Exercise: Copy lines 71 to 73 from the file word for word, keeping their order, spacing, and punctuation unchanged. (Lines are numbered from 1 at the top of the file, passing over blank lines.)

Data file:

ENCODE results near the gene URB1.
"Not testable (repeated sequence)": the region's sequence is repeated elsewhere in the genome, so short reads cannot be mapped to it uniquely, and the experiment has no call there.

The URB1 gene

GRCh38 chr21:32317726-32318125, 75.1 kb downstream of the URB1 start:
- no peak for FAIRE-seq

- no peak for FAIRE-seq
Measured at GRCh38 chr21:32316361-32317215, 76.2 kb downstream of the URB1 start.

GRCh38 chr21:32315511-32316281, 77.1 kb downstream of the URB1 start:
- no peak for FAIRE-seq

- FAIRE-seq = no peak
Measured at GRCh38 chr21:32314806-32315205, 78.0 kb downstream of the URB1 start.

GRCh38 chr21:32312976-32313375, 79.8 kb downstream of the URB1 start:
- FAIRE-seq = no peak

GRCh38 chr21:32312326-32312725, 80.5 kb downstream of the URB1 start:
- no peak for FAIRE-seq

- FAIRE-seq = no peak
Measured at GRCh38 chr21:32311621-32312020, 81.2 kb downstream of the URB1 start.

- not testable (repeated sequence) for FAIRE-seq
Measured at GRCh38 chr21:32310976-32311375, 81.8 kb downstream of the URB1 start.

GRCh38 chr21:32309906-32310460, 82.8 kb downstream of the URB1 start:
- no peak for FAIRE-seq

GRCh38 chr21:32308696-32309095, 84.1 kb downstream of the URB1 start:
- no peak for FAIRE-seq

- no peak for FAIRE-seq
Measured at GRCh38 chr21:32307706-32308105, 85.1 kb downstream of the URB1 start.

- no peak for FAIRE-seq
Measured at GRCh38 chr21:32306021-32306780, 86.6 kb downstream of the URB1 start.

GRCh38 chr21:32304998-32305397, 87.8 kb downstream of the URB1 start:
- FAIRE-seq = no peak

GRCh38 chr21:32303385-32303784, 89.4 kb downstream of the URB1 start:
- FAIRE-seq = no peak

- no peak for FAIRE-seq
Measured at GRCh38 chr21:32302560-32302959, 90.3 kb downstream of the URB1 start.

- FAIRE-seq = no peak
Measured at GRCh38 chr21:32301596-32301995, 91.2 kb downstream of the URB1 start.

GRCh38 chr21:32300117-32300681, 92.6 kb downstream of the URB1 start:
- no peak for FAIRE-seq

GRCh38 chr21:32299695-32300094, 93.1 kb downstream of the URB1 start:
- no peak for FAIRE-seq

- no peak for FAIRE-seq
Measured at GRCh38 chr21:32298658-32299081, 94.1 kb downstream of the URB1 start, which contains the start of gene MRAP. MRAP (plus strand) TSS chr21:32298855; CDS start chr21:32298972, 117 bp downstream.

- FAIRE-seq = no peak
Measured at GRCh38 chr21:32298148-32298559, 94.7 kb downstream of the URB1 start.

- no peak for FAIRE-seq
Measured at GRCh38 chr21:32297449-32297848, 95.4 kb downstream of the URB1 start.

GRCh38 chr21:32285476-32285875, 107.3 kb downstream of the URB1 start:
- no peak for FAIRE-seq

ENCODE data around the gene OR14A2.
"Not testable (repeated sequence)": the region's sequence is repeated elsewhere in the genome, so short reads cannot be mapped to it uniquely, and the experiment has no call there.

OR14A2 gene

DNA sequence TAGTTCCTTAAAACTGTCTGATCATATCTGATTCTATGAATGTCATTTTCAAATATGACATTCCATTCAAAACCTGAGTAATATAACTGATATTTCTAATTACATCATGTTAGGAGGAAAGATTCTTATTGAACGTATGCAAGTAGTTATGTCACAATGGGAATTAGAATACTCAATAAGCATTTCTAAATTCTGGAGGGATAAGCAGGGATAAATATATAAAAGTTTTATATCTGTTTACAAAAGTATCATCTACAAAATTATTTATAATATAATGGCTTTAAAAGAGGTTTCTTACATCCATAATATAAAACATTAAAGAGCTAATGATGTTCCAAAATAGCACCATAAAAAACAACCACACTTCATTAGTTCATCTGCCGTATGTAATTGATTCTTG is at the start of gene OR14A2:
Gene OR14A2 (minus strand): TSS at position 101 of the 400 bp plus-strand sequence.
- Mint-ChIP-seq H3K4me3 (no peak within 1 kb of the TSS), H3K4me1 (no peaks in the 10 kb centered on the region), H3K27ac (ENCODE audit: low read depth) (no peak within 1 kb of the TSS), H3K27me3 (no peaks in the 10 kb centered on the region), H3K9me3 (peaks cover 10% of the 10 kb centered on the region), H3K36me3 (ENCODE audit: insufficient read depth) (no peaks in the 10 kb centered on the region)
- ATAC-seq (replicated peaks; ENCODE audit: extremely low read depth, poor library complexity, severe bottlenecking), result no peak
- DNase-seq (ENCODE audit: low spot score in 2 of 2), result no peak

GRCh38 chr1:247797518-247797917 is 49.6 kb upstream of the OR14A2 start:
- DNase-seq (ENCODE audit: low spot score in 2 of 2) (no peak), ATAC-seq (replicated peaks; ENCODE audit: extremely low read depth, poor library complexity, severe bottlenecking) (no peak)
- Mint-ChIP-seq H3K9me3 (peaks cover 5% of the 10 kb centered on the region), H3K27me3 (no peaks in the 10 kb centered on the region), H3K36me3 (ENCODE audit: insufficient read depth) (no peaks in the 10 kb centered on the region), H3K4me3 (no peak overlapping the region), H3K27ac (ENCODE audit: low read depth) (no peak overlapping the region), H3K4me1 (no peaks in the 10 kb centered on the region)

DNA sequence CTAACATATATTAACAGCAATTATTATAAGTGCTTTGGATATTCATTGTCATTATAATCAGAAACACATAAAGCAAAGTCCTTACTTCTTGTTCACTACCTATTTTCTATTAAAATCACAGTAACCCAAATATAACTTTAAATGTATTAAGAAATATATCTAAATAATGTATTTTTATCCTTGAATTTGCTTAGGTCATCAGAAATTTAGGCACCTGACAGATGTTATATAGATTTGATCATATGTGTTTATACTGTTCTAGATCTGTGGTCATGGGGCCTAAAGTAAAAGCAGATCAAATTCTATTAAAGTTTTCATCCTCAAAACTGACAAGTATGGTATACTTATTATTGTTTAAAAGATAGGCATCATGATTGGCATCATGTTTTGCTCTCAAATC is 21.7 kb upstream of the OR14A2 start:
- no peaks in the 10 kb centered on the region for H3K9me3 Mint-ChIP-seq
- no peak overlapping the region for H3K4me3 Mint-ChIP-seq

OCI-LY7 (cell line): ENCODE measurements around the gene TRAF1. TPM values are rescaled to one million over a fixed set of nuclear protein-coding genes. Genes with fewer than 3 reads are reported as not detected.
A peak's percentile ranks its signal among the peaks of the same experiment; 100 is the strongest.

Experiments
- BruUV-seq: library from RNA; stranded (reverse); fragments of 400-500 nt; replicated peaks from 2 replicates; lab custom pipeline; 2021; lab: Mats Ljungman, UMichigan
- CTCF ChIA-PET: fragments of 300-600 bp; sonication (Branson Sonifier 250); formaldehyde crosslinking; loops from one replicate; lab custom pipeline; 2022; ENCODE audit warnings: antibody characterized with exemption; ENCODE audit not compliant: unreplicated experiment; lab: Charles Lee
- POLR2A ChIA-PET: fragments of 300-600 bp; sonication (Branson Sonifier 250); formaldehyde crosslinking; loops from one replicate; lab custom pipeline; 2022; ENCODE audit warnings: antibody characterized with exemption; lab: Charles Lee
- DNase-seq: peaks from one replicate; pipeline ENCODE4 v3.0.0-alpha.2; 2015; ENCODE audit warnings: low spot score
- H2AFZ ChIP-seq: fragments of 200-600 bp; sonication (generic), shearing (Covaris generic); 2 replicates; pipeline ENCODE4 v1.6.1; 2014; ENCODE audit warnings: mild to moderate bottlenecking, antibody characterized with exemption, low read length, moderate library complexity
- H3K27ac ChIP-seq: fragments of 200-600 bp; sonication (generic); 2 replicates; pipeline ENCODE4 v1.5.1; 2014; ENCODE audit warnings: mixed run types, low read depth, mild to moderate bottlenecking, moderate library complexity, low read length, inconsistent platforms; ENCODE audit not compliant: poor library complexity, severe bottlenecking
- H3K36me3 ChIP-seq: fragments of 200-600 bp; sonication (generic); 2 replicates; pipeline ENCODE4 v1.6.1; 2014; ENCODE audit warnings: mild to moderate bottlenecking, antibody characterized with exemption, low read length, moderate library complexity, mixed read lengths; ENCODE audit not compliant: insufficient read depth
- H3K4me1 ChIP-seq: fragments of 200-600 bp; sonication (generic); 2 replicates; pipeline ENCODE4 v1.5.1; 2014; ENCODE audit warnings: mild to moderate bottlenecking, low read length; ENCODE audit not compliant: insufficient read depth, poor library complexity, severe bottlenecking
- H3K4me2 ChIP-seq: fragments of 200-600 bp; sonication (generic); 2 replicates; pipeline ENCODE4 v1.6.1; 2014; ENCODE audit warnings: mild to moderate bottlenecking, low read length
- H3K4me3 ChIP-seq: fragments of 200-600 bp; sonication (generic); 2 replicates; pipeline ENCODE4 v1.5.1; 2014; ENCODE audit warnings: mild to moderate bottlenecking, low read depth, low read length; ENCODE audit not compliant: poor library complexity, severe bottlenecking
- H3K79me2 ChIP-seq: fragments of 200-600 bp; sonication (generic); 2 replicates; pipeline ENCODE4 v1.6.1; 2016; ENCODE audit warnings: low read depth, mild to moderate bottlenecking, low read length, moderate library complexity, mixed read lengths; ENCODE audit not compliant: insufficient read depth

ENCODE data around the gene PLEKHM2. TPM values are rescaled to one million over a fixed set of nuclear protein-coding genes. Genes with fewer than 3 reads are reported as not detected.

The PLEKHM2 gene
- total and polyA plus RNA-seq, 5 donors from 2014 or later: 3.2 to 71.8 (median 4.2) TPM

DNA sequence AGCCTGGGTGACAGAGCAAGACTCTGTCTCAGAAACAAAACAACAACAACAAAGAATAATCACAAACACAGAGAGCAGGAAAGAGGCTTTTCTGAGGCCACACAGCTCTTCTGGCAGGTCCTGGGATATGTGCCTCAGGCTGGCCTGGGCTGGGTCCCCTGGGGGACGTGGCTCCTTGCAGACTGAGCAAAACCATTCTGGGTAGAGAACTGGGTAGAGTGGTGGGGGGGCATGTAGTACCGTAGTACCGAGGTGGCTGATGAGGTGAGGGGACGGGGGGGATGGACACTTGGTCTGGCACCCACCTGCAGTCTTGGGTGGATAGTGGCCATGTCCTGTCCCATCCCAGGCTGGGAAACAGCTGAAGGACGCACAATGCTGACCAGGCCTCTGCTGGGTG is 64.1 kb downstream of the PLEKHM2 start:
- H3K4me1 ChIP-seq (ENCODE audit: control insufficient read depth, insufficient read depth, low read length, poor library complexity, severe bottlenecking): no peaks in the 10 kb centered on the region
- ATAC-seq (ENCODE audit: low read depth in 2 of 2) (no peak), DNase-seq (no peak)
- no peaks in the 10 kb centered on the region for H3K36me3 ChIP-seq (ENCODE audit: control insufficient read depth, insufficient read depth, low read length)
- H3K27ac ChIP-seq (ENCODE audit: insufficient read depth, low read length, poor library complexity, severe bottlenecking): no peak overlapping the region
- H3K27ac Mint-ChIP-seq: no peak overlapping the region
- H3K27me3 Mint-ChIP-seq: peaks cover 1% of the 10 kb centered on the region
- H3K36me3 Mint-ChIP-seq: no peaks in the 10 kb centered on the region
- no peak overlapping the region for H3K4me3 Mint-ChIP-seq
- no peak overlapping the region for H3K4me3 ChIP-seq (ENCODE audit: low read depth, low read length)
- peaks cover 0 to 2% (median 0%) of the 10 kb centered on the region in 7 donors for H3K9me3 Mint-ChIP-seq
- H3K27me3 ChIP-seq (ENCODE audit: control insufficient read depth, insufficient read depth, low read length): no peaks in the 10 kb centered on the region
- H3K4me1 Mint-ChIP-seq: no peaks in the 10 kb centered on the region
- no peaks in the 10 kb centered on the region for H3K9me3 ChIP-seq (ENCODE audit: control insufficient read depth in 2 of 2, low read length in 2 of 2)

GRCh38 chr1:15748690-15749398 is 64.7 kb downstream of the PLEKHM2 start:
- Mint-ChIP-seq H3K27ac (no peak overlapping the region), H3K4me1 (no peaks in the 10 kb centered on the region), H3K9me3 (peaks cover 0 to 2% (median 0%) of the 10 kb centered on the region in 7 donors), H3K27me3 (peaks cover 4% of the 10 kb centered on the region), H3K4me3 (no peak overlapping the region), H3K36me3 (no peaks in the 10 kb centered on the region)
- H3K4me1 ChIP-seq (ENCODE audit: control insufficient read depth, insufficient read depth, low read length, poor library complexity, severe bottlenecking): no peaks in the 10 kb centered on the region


- H3K36me3 ChIP-seq: fragments of 200-600 bp; sonication (generic); 2 replicates; pipeline ENCODE4 v1.6.1; 2014; ENCODE audit warnings: mild to moderate bottlenecking, antibody characterized with exemption, low read length, moderate library complexity, mixed read lengths; ENCODE audit not compliant: insufficient read depth
- H3K4me1 ChIP-seq: fragments of 200-600 bp; sonication (generic); 2 replicates; pipeline ENCODE4 v1.5.1; 2014; ENCODE audit warnings: mild to moderate bottlenecking, low read length; ENCODE audit not compliant: insufficient read depth, poor library complexity, severe bottlenecking
- H3K4me2 ChIP-seq: fragments of 200-600 bp; sonication (generic); 2 replicates; pipeline ENCODE4 v1.6.1; 2014; ENCODE audit warnings: mild to moderate bottlenecking, low read length